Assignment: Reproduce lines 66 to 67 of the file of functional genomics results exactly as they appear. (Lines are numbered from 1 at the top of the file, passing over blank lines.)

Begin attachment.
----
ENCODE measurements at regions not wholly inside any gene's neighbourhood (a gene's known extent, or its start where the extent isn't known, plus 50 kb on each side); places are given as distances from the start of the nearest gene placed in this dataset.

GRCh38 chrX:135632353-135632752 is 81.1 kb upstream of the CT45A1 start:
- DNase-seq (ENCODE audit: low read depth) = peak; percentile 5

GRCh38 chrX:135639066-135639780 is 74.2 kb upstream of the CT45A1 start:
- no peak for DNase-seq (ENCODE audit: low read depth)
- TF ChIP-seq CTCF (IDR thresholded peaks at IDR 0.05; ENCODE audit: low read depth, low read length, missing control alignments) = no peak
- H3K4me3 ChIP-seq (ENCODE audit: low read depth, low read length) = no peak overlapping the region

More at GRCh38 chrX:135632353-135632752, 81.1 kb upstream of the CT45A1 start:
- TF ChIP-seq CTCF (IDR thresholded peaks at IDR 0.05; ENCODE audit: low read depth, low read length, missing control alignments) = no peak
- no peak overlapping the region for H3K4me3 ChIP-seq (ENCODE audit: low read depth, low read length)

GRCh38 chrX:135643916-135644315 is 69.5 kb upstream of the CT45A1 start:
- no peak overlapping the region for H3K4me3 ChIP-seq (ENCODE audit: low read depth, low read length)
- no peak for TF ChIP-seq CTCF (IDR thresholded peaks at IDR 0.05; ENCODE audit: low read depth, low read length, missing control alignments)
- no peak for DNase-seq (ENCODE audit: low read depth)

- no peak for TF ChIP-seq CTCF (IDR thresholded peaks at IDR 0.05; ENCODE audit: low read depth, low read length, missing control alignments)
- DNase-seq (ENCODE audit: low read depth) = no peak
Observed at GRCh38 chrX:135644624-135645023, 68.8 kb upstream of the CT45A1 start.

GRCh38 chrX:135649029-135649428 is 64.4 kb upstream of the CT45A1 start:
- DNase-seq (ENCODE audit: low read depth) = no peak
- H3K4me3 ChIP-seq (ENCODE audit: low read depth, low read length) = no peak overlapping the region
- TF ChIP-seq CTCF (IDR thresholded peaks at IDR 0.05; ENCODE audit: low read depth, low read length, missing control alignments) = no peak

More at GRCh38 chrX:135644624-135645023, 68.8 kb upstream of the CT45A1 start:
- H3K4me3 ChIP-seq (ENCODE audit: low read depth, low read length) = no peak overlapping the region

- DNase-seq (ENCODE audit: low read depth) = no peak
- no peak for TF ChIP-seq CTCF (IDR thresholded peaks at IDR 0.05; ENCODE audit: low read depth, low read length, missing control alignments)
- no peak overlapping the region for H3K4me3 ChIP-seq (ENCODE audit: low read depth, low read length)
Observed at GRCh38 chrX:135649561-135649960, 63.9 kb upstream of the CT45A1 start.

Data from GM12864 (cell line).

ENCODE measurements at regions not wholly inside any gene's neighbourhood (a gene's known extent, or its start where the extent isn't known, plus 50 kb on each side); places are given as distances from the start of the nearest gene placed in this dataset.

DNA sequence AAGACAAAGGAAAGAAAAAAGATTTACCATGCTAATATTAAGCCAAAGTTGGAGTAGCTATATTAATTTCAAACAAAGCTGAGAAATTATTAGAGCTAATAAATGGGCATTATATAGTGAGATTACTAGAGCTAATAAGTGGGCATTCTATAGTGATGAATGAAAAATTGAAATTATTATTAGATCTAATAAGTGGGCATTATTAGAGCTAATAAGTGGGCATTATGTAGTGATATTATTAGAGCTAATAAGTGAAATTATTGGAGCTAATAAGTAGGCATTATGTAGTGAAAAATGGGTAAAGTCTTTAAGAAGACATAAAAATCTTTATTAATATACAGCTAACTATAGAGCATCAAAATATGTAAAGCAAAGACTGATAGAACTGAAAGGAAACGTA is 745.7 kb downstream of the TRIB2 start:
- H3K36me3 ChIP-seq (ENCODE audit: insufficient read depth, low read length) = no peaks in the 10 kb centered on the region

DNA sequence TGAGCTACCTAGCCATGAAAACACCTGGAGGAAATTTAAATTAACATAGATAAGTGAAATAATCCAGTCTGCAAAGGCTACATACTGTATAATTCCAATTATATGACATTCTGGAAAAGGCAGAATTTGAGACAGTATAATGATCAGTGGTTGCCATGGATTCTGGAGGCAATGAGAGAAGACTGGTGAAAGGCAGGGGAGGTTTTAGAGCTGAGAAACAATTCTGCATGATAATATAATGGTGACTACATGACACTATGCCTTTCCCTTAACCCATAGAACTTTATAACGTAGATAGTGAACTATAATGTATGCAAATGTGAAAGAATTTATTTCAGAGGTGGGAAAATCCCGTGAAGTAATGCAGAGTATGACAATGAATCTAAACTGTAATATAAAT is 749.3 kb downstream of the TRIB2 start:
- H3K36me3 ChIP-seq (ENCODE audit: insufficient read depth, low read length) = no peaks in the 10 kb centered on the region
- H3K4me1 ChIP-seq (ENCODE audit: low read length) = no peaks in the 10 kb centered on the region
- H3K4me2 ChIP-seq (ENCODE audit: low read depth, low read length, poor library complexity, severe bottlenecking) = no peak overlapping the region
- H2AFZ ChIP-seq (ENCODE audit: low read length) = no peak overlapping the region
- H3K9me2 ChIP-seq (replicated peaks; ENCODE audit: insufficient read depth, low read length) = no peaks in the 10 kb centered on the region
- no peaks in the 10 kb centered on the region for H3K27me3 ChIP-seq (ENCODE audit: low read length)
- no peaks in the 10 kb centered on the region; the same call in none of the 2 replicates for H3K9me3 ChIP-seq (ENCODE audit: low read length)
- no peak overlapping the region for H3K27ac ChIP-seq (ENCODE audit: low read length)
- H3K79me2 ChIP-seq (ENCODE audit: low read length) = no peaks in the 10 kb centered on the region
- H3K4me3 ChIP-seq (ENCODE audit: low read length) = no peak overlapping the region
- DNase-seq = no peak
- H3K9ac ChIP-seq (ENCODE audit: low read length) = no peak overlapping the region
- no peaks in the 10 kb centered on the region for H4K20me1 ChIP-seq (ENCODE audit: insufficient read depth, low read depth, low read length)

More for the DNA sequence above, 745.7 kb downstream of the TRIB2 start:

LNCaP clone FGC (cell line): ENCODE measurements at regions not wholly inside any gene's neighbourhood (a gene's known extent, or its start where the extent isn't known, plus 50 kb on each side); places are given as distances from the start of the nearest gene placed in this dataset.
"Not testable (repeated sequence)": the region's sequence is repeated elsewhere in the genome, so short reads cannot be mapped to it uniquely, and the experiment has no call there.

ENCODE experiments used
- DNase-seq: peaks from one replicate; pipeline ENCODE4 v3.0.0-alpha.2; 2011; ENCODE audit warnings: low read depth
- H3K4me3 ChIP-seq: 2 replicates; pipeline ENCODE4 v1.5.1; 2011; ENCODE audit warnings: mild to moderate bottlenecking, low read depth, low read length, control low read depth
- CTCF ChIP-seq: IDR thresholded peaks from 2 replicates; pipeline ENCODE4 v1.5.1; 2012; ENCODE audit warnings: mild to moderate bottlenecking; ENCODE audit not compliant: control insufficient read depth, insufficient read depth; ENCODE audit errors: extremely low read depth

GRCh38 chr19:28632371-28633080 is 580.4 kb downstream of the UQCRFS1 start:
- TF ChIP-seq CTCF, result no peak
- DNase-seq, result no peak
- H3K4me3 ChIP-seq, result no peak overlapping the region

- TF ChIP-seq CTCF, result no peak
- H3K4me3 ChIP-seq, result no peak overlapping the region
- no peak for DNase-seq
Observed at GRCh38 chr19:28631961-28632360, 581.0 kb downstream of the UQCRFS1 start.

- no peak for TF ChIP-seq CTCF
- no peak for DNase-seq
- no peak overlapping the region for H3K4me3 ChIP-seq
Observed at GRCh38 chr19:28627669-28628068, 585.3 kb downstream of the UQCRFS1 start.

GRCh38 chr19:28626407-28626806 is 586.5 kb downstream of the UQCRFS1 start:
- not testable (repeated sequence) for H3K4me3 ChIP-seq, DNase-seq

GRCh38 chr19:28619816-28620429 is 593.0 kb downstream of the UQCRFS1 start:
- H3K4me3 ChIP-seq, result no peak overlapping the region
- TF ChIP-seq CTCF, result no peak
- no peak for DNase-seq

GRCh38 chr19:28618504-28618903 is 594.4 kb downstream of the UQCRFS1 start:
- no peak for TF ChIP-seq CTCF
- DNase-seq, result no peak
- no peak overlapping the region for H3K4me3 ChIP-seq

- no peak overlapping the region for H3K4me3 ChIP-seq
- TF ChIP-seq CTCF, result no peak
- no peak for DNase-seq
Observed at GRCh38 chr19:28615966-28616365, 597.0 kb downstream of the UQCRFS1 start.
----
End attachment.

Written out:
- not testable (repeated sequence) for H3K4me3 ChIP-seq, DNase-seq

GRCh38 chr19:28619816-28620429 is 593.0 kb downstream of the UQCRFS1 start: